This is the destiny that fate held in store for the Joad family in "The Grapes of Wrath". Forced off their farm, truck piled high with their meagre belongings, the Joads set forth on an epic 2000 miles haul from Sallislaw in Oklahoma through the western desert states of Arizona and New Mexico and onto the San Joachin valley. The gut-wrenching story of the Joads heroic journey is interspersed with short "relief" chapters on peripheral aspects of their route 66 experience, the trickery of used-car salesmen or a snapshot of life in a truck-stop diner, to cite but two examples; other chapters function as social commentary on, for example, the stomach turning practice of spraying mountains of oranges with kerosene or dumping potatoes in the river under armed guard to protect market prices, at a time when hundreds of thousands of migrants were literally starving. This structure enables Steinbeck at once to follow closely the fortunes of the Joads and cast a wider eye over what is happening in society during the depression years.
However, Steinbeck's narrative, in my view, is at its most powerful and compelling on the road, chronicling the Joads suffering and misfortune trucking along the endless narrow concrete miles to Bakersfield, California, revealing qualities of grit, guts and resilience in their desperate struggle for survival in the face of death, starvation, hostility, exploitation and harassment. Steinbeck's powerful voice depicting the plight of the migrants during the hard times of the 1930's depression years, the hardship and oppression endured by thousands upon thousands of families like the Joads, will resonate for generations to come. It is a voice that packs a powerful punch!
5.0 out of 5 stars From A Dark Side of America,
This review is from: The Grapes of Wrath: (Centennial Edition) (Paperback)This is the fifth Steinbeck novel I've read, and I'm deeply impressed by him. The fact that there are currently some 445 other Amazon reviews out there (almost all ravingly positive) attests to the universal power of this novel. So, I'll just submit my humble little offering to this Grapes of Wrath shrine with 5 stars, and a caveat:
The Grapes of Wrath is long-winded, and slightly "boring". However, that said, don't be put off, it's actually hard to put down and reads relatively quickly. The style of writing matches the content perfectly, and if you read it at long stretches you'll find yourself rhythmically attached to the story. The long, drawn out narrative is meant to coincide very neatly with the long, depressing hardships the Joads face on their journey to California. What happens to them along the way, and how Steinbeck chronicles different aspects of 1930's America in alternating chapters is what makes Steinbeck an artist here. I don't think Steinbeck had quite reached the artistic capacity to create as vividly unique characters as he later does in Cannery Row & Sweet Thursday, but again, The Grapes of Wrath is larger than specific characters, and Tom Joad isn't simply some displaced Oakie, but rather, he is a "spirit" that thankfully, refuses to die. This novel is as much history as it is a good story.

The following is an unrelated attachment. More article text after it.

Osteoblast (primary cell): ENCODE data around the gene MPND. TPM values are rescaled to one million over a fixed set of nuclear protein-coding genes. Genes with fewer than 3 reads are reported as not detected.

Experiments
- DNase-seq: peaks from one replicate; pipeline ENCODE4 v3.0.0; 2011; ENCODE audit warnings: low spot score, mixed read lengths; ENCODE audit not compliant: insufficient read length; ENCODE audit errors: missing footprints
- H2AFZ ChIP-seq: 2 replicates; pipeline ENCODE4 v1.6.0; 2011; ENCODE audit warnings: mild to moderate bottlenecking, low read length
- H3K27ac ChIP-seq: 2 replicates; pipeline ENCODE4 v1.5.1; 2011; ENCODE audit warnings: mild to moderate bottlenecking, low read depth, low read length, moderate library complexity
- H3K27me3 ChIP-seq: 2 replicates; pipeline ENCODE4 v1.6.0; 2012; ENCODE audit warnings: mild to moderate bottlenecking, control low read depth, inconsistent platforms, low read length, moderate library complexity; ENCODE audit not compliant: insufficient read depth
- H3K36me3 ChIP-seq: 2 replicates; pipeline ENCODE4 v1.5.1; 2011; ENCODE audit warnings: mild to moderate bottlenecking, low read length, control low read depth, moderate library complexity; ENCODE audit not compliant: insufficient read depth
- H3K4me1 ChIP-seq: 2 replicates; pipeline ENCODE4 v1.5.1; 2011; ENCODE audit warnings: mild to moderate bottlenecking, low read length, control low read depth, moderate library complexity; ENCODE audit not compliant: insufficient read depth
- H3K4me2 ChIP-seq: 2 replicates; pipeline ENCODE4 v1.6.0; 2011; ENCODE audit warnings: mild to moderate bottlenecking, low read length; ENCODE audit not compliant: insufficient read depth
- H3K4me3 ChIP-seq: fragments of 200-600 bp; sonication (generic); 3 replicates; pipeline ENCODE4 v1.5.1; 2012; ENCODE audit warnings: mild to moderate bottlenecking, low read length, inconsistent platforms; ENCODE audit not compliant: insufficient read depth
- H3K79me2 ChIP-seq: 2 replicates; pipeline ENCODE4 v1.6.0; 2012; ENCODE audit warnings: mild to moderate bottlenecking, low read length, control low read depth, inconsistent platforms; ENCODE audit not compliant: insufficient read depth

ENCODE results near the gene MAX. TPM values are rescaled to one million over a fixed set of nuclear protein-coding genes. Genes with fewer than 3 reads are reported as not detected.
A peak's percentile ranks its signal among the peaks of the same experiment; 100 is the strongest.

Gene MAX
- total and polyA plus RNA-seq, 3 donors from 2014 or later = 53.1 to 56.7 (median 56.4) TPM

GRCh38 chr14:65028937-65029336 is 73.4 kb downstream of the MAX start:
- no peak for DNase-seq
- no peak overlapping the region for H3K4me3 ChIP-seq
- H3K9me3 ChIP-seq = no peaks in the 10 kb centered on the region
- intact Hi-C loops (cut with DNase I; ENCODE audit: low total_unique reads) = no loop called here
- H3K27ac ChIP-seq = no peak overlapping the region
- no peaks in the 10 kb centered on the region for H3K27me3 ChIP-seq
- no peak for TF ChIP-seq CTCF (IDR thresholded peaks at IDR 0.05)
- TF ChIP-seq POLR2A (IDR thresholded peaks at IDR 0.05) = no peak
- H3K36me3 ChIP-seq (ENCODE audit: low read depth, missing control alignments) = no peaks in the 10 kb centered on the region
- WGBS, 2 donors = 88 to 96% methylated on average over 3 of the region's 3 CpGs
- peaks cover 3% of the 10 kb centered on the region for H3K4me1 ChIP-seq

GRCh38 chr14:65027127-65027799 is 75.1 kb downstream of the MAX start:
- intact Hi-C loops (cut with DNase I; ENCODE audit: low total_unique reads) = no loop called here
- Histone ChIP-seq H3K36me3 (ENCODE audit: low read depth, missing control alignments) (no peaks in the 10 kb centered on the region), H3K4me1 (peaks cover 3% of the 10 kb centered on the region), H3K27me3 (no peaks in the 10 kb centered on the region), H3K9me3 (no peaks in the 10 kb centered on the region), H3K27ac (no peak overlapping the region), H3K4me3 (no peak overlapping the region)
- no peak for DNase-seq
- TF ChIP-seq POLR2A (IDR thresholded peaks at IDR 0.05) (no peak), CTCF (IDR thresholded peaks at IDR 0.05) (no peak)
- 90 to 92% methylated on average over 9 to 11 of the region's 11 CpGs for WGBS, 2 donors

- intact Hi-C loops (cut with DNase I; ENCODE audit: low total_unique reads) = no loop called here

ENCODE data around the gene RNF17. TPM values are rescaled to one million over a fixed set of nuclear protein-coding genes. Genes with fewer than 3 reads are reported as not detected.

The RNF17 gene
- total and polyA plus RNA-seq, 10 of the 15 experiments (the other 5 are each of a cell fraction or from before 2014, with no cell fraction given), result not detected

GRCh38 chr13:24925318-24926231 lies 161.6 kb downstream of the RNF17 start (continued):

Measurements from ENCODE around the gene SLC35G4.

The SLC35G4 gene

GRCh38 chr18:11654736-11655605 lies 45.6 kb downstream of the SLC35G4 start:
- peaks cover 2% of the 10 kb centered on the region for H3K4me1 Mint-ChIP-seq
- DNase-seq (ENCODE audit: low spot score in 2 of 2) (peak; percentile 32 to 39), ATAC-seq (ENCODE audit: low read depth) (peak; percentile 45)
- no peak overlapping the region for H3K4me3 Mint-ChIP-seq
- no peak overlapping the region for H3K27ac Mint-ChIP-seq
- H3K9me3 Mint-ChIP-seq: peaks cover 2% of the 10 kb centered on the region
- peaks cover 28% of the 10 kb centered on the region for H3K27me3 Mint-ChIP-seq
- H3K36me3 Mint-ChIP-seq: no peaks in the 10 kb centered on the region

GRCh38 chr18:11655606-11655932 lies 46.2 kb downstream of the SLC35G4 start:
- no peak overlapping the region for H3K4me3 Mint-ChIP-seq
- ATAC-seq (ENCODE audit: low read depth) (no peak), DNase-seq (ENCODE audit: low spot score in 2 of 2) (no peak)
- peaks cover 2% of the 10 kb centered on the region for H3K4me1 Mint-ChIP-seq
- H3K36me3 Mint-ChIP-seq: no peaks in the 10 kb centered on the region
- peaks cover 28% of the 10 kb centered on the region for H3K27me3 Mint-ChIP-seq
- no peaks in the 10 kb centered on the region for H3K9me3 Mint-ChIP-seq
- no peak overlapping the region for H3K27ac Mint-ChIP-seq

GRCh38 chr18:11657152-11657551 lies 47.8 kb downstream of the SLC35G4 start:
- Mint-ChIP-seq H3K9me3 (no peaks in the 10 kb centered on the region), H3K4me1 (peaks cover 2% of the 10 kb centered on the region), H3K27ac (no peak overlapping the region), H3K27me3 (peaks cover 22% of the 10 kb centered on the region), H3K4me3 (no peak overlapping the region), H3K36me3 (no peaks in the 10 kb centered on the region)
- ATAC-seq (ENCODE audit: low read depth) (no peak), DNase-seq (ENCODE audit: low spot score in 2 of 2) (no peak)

At times you will feel indignant over how our country treated these people, and over the thoughtlessness of it's economic policies during the depression era. And you will probably find just as ugly parallels today in the arenas of civil rights, education, social welfare, tax reform, and so on. Thus, Steinbeck has created for posterity an American "ghost" which continues to haunt us. An American classic, on the "dark side".
If you're so inclined, Steinbeck kept a journal during the writing of this novel, titled, "Working Days" which I highly recommend for further insight into this masterpiece.
5.0 out of 5 stars The Greatest American Novel Ever.,
By A Customer
This review is from: The Grapes of Wrath: (Centennial Edition) (Paperback)If you give the book a chance it will change you in ways you never before dreamed of. The Grapes of Wrath stacks up in its theme and scope to the greatest world novels, such as Anna Karenina, Crime and Punishment, Of Human Bondage, War and Peace. Its scope and theme are universal. Its ultimate message: Human dignity and suffering. If the Grapes of Wrath doesn't stir and shake you, check your pulse. A powerful and arresting masterpiece that should be required reading for anyone who considers themselves a member of the human race, and who has ever suffered deeply and wishes to be healed by the power of humanity. Read it and treasure it.
5.0 out of 5 stars Beautifully written,
By A Customer
This review is from: The Grapes of Wrath: (Centennial Edition) (Paperback)This book stands out as simply fantastic in a sea of mediocre others. The writing is brilliant, the plot is moving, and the characters are earthy and memorable. It's not a small book, but as with other great family sagas--Prince of Tides or Bark of the Dogwood--it covers a lot of territory and the size is justified. The movie made with Henry Fonda is also great, but there are scenes missing (things that couldn't be shown) and so the book is unparalleled. One of the best books ever written.
Also recommended: McCrae's BARK OF THE DOGWOOD
5.0 out of 5 stars Truly a Classic,
This review is from: The Grapes of Wrath: (Centennial Edition) (Paperback)I'm shocked I was never forced to read it in High School. However, I think by reading it some years later I likely have a better understanding and appreciation for the book. Steinback's writing is truly impressive - each detail provided so that the reader really feels a part of the story. You feel the pain and sacrifice of the family... you share in their small joy and heartache. Lives up to its "classic" standing without a doubt...the Grapes of Wrath is my new favorite.